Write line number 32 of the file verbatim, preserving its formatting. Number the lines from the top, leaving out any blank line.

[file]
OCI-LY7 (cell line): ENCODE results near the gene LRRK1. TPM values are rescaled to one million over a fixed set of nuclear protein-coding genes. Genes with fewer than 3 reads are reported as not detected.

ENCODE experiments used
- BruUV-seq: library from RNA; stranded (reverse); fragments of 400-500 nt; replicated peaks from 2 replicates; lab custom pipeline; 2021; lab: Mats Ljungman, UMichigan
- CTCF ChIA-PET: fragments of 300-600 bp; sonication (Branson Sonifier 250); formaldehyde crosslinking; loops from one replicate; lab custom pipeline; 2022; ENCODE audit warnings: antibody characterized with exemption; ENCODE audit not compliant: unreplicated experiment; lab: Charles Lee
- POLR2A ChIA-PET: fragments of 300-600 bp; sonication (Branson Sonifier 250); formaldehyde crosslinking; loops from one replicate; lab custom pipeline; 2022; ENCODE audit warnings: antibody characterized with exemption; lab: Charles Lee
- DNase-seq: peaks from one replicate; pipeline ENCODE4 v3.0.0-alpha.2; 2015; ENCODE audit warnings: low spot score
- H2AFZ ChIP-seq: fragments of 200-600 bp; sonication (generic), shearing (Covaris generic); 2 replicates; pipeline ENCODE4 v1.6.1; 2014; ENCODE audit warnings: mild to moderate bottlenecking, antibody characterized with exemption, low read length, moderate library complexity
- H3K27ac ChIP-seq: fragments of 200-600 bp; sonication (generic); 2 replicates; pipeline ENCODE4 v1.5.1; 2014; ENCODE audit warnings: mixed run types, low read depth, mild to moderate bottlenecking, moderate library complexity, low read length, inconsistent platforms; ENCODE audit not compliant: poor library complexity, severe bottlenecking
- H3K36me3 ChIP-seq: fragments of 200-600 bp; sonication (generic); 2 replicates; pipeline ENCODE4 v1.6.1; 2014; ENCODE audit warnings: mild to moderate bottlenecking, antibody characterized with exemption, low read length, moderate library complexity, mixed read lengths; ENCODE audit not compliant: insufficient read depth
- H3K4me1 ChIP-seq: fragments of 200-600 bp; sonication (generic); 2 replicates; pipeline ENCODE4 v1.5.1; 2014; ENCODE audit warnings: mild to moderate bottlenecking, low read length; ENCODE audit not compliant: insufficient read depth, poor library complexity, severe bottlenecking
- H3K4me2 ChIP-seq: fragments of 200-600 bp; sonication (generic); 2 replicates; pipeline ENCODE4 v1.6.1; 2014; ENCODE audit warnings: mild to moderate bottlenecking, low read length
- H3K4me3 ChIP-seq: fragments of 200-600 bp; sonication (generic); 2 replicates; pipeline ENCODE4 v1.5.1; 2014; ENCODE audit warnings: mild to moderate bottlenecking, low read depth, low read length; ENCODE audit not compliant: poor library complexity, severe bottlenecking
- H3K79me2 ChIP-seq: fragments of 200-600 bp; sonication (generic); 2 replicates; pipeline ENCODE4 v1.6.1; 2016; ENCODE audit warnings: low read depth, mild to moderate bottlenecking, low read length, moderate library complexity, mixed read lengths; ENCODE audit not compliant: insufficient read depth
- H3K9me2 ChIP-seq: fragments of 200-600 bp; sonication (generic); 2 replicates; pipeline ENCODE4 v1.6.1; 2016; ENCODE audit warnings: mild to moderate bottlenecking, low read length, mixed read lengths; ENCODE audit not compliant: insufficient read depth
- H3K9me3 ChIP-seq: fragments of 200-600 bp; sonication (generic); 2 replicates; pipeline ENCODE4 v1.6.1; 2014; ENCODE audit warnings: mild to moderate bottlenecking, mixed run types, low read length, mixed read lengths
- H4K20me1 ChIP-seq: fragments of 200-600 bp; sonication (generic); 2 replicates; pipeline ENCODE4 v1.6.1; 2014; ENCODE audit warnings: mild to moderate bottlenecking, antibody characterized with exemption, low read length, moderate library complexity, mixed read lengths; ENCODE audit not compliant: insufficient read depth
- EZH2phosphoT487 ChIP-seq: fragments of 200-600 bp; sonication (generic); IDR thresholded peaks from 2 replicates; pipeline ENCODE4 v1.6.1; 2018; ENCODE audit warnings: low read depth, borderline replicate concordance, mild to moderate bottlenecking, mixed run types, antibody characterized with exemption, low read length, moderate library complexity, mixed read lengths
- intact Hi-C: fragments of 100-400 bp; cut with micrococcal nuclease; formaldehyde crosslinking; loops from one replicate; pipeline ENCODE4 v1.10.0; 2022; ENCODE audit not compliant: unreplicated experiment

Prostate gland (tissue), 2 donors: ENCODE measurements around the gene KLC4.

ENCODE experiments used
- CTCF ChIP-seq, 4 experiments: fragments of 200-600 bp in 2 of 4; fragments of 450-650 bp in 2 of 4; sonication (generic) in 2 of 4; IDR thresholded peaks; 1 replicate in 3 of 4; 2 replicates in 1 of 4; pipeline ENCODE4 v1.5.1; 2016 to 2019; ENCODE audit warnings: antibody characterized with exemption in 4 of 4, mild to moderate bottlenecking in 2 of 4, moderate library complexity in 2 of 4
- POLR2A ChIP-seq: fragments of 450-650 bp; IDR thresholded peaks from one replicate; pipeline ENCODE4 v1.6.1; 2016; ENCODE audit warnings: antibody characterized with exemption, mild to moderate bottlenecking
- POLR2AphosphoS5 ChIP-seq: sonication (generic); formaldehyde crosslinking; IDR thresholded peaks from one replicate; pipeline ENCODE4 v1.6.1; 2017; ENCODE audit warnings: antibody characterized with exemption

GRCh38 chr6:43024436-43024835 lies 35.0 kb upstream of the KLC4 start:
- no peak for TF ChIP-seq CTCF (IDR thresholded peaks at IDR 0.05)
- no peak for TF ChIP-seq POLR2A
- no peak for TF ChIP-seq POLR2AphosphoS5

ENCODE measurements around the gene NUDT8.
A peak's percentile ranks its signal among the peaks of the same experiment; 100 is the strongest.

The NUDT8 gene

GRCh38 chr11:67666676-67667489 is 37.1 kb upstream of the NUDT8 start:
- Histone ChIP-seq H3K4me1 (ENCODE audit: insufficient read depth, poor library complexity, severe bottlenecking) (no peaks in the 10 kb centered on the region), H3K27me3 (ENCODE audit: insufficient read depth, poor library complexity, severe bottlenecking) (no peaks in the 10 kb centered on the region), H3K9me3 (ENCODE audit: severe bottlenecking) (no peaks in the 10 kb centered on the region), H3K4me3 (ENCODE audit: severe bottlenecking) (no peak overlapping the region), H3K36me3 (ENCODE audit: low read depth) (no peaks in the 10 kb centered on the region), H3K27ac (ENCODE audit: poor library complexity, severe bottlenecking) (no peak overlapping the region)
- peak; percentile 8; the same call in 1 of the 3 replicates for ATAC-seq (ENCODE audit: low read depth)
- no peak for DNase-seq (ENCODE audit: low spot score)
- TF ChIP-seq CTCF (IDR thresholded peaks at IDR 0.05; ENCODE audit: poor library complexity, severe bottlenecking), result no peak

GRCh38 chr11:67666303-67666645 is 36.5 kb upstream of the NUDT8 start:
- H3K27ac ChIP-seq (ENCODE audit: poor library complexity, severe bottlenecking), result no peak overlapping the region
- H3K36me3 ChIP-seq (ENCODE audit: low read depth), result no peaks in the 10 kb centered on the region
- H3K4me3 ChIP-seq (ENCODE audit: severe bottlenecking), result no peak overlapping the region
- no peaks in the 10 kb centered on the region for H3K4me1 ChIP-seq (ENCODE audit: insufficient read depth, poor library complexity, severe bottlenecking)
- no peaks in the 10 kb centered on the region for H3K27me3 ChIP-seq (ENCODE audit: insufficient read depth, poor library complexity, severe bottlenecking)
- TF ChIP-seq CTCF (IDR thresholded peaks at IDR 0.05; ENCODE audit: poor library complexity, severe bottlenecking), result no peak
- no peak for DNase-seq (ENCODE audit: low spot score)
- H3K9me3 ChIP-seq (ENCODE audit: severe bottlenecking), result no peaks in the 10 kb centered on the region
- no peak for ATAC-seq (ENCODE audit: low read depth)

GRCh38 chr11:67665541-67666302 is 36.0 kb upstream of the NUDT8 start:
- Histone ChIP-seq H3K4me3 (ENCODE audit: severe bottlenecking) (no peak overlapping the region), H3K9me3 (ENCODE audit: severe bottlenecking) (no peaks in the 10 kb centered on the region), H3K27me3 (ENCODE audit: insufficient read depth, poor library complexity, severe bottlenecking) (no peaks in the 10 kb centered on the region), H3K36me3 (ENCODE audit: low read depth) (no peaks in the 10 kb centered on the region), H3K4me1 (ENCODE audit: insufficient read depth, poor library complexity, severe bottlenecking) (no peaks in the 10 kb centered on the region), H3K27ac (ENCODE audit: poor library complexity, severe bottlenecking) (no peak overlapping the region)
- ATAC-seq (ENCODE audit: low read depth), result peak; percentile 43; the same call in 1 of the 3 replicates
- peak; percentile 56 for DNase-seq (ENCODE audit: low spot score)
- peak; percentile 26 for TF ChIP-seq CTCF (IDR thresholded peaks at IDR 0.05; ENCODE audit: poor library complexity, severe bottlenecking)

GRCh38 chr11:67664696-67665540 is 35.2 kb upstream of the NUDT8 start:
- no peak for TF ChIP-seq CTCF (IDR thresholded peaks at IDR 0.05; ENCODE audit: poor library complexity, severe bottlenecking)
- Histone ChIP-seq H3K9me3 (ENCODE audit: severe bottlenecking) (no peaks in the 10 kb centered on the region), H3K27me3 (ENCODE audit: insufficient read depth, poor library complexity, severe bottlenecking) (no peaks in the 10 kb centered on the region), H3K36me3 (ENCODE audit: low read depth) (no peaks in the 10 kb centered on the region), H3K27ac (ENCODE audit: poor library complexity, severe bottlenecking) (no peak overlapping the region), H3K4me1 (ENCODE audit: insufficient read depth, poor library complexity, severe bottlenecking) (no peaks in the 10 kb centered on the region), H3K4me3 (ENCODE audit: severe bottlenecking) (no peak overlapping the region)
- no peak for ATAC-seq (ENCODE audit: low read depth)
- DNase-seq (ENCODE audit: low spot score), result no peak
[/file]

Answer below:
- Histone ChIP-seq H3K4me1 (ENCODE audit: insufficient read depth, poor library complexity, severe bottlenecking) (no peaks in the 10 kb centered on the region), H3K27me3 (ENCODE audit: insufficient read depth, poor library complexity, severe bottlenecking) (no peaks in the 10 kb centered on the region), H3K9me3 (ENCODE audit: severe bottlenecking) (no peaks in the 10 kb centered on the region), H3K4me3 (ENCODE audit: severe bottlenecking) (no peak overlapping the region), H3K36me3 (ENCODE audit: low read depth) (no peaks in the 10 kb centered on the region), H3K27ac (ENCODE audit: poor library complexity, severe bottlenecking) (no peak overlapping the region)